So, I’ve produced a new metric, relative link strength (RLS), which, like the relative centrality metric, is based on the co-occurrence of epistemic frame elements in the data segments. However, instead of collapsing these co-occurrence frequencies into a single value, RLS retains the specificity, producing a matrix of link frequencies between every pair of the codes (frame elements). This is particularly useful for drilling into the apparently similar relative centrality values between different contexts, but takes an unwieldy representational set of 17 elements and makes it even more complex as a matrix of 17 by 17 elements. Even focusing on a particularly interesting subset of 8 elements means figuring out the best way to show an 8×8 matrix. Working solutions to this so far include generating radar plots for each of the elements (the rows of the matrix, if you will) with each venue represented in semi-transparent solid fills to get a sense of the similarity / difference between the venues on each dimension. This approach is better than some, but has drawbacks.

Looking forward to thinking through this and the overall similarity representation with the group.

The Design Challenge

February 15, 2010

in Assignments

due dates: (see the rules)

  • initial solutions and class presentations – March 4th
  • final solutions and writeups – March 11th

The Design Challenge

The topic of this challenge is to create visualizations to help our colleagues in Educational Psychology interpret their Epistemic Frame Network data. Specifically, you need to address the problem of comparing two Frame Networks.

A detailed explanation of the data (and the problems the domain experts hope to solve) will be given in class on Thursday, February 18th.

This is a challenging problem for which we really don’t have a good solution yet. Our hope is that by having the class generate new ideas, we can find a bunch of new designs that may help them in both interpreting and presenting their data. Even though they have limited data right now, they are in the process of developing new tools that will generate a lot more data, so having good tools will be increasingly important. For your testing, we will also provide synthetic data.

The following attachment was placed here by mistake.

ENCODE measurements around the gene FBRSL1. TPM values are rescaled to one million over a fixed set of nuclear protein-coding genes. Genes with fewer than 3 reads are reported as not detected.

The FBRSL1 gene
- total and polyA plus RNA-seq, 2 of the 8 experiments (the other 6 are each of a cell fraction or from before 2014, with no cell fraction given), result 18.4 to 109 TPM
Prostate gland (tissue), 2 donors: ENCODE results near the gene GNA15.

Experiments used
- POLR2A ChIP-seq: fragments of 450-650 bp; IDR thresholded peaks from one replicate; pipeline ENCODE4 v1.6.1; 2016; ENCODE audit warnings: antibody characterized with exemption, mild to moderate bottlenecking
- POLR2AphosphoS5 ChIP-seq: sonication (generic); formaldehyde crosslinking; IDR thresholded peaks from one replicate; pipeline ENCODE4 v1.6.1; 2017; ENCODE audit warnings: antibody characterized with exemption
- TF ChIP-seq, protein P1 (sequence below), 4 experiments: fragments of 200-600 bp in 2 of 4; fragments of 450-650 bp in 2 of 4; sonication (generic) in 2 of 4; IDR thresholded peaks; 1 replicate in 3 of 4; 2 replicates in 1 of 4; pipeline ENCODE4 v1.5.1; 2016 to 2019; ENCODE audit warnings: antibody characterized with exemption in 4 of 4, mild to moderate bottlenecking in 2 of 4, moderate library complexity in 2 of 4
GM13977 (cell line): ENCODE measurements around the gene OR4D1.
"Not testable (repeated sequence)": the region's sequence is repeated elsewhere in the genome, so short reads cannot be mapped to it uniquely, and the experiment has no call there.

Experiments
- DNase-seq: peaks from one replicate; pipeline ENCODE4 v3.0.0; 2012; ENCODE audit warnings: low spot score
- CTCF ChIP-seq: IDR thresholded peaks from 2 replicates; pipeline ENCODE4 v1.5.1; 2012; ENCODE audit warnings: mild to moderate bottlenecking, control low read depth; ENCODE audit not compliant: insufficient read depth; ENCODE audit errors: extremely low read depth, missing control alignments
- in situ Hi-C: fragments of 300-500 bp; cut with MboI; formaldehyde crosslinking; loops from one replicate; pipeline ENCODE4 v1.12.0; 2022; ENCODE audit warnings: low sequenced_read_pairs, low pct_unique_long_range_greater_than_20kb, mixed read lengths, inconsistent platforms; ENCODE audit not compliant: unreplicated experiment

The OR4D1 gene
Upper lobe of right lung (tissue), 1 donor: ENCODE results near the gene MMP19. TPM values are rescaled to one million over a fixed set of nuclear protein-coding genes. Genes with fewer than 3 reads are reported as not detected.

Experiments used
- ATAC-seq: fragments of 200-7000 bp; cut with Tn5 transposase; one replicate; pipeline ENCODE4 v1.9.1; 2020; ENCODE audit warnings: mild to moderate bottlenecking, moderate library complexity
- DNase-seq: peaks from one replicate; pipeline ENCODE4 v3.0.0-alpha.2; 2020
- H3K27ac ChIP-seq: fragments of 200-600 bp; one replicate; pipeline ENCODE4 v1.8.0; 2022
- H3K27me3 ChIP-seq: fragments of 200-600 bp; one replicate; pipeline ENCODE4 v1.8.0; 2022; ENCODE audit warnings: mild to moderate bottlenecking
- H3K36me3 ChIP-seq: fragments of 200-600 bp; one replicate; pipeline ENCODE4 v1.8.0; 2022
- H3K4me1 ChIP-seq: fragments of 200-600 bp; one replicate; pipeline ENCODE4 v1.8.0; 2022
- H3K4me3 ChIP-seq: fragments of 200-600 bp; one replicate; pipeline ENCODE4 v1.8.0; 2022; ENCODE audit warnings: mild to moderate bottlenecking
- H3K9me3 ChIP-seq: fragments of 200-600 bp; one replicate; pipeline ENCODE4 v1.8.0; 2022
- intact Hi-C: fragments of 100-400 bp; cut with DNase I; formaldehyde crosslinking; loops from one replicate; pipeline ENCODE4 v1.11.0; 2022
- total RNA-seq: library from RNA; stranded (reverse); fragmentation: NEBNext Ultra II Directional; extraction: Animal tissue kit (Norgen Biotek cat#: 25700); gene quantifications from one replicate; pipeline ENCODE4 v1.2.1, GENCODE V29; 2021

The data is different than other data types seen in visualization. At first, it seems like lots of other network data. But these networks are small, dense, and weighted. Its not clear that standard network visualization methods apply. (and we haven’t discussed them in class yet)

The Data

(more details will be given in class on Thursday, February 18th)

An Epistemic Frame Network consists of a set of concepts. The size of the network (the number of concepts) we’ll denote as n. For small networks, n might be a handfull (5 or 6), large networks are unlikely to be bigger than a few dozen (20-30). Most networks we’ll look at are in the 6-20 range. Each concept has a name which has meaning to the domain scientist. (see the information from the domain scientist to really understand what the data means)

The data for the network is a set of association strengths. Between each pair of concepts, there is a strength that corresponds to how often the two concepts occur together. If the association strength is zero, the two concepts never occur together. If the number is bigger, the concepts appear together more often. The actual magnitude of the numbers has little meaning, but the proportions do. So if I say the association between A and B is .5, you don’t know if that’s a lot or a little. But if the association between A and B is .5 and between A and C is .25, you know that A is twice as strongly associated with B than C. The associations are symmetric, but they don’t satisfy the triangle inequality (knowing AB and AC tells you nothing about BC).